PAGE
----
While most people think of the numerous benefits of working from home (i.e. a flexible schedule, a non-existent commute, not dealing with nagging coworkers), there are big financial savings benefits when you telecommute, too.
For those one in five Americans who currently works at home, their estimated savings can equal upwards of $10,000 or more annually.
How are they doing it?
Read below to see some of the top areas where you can save money when you work at home.
You save lots of time not having to trek into an office every day, but you’ll also save big bucks, too.
According to a recent survey from AAA, if you drive only half an hour each way to work every day, you’ll spend over $9,000 annually on costs such as gas, tolls—even car repairs.
Your cost to stroll from your bedroom to your home office?
When you have an in-office job, you swear that you’ll bring last night’s leftovers to work with you for lunch the next day.
But then you rush out of the house in the morning and you wind up spending $10 (or more) for a California Cobb salad from your local salad bar.
Working from home ensures that, for the most part, you’ll eat what’s in the fridge.
Say sayonara to three-piece suits and other work attire.
Telecommuting means you can work in yoga pants, shorts, t-shirts (and yes, on occasion, in your PJs).
You get to work comfortably, casually, and without blowing your budget.
Working in a traditional office when you have small children means daycare and, if you pull late nights at work, sometimes aftercare, too.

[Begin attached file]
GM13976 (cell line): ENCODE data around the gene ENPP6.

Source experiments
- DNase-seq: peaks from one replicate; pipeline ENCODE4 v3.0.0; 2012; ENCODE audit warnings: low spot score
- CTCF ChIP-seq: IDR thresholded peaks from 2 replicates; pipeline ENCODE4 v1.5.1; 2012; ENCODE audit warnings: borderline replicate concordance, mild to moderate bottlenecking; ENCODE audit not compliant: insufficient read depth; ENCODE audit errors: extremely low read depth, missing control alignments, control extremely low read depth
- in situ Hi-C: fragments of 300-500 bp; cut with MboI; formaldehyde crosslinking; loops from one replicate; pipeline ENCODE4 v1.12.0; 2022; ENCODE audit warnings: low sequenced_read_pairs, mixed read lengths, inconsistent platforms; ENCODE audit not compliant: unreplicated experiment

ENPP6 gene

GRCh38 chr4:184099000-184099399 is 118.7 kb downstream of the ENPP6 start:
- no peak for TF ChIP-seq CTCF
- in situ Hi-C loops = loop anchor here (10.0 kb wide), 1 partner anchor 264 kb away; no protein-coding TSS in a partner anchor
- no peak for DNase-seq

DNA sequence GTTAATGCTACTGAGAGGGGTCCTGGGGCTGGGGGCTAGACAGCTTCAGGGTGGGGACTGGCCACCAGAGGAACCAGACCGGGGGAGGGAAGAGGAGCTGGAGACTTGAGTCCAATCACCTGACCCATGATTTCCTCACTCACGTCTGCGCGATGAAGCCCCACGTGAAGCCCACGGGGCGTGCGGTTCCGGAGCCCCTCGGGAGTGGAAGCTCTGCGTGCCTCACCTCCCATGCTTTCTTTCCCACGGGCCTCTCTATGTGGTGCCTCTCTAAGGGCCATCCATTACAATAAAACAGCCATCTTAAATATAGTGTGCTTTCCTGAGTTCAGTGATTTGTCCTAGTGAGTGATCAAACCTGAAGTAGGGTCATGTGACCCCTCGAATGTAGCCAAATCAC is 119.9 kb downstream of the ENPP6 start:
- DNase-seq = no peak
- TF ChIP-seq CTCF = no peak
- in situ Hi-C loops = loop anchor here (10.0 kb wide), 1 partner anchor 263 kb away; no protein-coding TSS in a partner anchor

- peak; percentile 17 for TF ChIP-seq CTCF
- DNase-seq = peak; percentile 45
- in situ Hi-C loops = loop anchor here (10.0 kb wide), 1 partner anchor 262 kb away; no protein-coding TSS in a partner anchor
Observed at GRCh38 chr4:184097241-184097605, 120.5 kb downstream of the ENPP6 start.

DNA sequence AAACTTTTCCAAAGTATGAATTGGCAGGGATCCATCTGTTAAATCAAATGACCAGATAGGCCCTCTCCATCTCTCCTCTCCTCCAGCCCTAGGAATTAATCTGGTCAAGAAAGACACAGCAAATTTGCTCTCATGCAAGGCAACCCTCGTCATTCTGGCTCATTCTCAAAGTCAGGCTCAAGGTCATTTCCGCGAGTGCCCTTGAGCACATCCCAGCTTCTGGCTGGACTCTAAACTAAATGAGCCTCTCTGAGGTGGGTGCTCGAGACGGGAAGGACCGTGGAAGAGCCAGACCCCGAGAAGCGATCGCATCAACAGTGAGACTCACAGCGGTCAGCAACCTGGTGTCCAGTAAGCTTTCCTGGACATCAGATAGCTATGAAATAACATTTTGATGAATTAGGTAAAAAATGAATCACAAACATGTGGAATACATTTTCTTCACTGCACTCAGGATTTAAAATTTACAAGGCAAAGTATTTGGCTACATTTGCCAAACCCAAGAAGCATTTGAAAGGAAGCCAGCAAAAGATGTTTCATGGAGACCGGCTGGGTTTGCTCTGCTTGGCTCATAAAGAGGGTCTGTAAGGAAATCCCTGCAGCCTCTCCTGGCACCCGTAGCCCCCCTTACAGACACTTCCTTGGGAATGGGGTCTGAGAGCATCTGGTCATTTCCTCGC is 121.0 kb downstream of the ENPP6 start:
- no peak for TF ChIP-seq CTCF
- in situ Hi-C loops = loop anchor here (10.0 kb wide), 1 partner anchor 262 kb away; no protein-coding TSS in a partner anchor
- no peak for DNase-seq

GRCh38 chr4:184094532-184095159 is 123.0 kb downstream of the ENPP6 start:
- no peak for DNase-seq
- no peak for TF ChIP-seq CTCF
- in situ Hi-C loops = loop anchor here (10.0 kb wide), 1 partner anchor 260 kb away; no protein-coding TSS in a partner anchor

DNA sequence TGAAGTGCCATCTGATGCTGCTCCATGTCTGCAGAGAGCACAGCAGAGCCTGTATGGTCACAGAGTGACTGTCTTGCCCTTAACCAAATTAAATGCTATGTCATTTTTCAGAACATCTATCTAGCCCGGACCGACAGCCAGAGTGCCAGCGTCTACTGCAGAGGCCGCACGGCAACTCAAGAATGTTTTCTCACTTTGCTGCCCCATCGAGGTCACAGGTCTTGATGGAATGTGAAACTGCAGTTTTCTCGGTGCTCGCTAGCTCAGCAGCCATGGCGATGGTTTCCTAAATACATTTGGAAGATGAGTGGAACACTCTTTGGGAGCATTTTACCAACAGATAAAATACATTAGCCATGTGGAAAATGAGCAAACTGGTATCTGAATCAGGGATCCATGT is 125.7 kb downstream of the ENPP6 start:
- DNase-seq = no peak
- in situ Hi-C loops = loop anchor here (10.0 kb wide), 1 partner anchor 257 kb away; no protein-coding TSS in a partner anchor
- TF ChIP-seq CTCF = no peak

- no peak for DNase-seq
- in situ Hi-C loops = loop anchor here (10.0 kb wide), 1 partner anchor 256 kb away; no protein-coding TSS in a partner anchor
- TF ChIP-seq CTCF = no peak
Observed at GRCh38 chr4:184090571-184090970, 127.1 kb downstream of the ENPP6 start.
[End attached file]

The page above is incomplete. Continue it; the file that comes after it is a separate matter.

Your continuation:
While it’s not really advisable to work from home and try take care of your children, too, it can still be more affordable.
You can combine efforts with other work-from-home parents to create childcare swaps and take care of each other’s children on different days.
Snacks and Coffee
Sure, you love your Very Berry Hibiscus Refreshers drink from Starbucks, but having that drink every day can put a deep dent in your pocketbook.
The same goes for mid-afternoon snack runs with in-office colleagues.
When you work from home, you’re not as apt to run out every day (and sometimes twice a day) to escape the office and get something to eat.
So stock up on snacks and drinks at your local supermarket so you’ll always have something tasty—and inexpensive—to nosh on.
It’s crucial to look your best when you’re working in an office and trying to woo a new client.
But dry cleaning comes at a cost, and it’s not something that you can skimp on.
Fortunately, you don’t have to dry clean your “I Heart New York” t-shirt.
Now, you can keep your power suit hung up neatly in your closet for the (rare) times that you need to make an in-office appearance—and save big bucks in the process.
Deductions abound when you work at home.
If your dedicated home office meets certain size standards, you can claim it as a tax deduction.
Ditto for other office necessities, such as office and computer equipment—even your staples are deductible.
And don’t forget to include other costs, such as utility bills, which all count towards your working from home expenses.
Telecommuting comes with many, many benefits, both to your budget and your work life balance.
So soak up the savings while you work from home—just be sure to save your receipts!
Jennifer Parris is the Career Writer for FlexJobs, an award-winning service that helps job-seekers find professional opportunities that offer work flexibility, such as telecommuting, freelance, part-time or alternative schedules. To learn more about Jennifer, visit FlexJobs.com or tweet @flexjobs.